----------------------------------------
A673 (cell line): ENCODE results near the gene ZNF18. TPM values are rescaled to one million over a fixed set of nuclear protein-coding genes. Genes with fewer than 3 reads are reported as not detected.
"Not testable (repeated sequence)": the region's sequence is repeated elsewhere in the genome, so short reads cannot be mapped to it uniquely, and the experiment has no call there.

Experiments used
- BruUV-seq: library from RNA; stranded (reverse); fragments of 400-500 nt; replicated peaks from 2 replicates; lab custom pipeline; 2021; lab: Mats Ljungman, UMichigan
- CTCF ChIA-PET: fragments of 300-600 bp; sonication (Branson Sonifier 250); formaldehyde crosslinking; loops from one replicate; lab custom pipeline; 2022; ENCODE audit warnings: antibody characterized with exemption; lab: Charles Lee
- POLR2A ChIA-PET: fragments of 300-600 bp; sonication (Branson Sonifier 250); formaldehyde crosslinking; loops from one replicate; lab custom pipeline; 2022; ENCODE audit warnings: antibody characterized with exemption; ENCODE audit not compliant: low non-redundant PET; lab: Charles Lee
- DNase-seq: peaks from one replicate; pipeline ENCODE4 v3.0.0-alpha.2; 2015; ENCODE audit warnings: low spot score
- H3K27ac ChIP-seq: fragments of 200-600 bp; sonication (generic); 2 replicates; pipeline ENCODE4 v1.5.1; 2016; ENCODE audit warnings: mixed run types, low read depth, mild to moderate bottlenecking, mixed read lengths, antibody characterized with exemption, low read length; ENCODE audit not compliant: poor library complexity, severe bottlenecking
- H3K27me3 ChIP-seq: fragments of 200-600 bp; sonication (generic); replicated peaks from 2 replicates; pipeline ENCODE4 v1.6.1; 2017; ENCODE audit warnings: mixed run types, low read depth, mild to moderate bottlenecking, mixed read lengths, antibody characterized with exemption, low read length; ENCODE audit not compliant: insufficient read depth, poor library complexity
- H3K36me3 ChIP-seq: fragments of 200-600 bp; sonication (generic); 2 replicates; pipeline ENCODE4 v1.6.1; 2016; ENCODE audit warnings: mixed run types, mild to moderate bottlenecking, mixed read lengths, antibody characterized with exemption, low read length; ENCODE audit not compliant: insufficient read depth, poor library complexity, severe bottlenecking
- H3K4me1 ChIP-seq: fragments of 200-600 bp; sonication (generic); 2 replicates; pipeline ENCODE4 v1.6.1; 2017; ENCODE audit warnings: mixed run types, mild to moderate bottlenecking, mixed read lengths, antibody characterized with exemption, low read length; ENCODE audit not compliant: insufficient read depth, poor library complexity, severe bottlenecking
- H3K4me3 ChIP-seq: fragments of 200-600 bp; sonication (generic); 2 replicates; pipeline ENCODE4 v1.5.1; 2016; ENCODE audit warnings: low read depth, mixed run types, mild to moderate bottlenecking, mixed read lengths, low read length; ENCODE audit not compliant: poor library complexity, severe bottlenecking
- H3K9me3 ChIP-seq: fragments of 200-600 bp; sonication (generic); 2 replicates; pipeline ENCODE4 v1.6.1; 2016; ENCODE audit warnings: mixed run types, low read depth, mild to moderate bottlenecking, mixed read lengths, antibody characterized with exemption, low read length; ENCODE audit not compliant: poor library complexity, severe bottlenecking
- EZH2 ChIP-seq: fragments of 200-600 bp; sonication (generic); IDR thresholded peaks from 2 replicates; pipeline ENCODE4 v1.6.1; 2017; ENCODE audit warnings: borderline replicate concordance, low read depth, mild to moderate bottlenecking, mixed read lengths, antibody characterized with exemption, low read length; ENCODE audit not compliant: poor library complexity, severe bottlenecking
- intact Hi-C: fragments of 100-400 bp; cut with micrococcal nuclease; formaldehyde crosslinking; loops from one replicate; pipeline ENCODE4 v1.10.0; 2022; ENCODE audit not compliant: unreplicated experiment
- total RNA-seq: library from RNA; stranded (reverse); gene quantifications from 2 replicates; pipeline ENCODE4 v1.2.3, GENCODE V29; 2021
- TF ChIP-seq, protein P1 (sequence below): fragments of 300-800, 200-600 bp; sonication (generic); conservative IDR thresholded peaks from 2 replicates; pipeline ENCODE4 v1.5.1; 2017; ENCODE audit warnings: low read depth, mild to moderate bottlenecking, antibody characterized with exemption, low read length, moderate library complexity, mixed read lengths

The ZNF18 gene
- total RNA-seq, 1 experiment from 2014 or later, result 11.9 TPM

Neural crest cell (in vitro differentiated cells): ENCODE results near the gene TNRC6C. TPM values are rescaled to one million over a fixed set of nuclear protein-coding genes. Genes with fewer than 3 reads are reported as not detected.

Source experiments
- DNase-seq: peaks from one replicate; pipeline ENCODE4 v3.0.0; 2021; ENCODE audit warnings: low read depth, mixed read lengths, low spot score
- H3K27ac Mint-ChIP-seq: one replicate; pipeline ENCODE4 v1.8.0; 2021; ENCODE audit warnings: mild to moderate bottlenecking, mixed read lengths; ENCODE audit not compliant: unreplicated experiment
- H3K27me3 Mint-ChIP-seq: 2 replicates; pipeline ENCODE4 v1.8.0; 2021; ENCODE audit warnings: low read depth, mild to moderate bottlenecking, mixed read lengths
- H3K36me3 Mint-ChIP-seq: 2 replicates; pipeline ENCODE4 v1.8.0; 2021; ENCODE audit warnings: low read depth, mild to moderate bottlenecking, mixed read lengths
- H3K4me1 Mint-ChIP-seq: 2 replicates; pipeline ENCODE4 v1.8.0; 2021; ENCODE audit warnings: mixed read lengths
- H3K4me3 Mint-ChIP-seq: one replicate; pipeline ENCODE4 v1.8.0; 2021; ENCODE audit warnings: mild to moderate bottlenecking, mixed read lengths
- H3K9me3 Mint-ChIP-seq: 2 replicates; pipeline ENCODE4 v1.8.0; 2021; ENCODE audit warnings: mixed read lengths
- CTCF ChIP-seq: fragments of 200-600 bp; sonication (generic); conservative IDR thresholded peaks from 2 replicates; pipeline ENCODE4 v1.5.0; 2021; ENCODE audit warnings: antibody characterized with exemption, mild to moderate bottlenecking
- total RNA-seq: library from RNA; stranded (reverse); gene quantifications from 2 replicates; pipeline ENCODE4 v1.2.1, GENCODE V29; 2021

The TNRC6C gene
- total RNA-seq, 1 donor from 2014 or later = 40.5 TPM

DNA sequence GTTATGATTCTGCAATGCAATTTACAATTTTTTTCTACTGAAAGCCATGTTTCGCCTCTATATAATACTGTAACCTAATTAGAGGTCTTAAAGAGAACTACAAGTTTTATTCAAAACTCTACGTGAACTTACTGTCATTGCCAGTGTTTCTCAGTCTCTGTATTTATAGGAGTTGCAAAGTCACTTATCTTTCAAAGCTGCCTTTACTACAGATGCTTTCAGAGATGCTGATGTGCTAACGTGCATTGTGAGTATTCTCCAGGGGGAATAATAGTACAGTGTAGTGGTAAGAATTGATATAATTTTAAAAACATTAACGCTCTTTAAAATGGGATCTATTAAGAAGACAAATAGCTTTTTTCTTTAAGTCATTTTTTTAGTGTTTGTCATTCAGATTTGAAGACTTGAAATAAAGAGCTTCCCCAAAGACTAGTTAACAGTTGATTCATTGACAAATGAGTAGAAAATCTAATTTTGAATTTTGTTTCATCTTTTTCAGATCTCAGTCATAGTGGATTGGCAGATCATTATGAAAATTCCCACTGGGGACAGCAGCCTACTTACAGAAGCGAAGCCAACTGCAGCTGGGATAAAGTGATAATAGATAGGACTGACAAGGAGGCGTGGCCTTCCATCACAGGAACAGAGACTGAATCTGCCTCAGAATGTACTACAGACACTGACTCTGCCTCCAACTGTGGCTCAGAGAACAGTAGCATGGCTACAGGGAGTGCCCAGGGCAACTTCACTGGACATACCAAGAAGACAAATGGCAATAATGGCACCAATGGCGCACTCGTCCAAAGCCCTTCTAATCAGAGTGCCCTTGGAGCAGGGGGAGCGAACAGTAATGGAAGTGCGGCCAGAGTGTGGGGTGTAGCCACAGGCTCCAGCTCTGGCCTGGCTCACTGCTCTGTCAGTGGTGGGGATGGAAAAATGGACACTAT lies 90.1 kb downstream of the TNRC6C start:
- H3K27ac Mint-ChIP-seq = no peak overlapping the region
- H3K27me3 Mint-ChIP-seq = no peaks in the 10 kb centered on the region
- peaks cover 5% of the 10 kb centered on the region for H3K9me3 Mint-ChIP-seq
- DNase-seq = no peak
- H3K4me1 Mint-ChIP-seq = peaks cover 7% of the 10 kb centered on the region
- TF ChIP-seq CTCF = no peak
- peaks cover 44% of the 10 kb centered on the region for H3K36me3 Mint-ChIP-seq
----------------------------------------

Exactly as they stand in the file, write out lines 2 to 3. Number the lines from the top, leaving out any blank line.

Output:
"Not testable (repeated sequence)": the region's sequence is repeated elsewhere in the genome, so short reads cannot be mapped to it uniquely, and the experiment has no call there.

Experiments used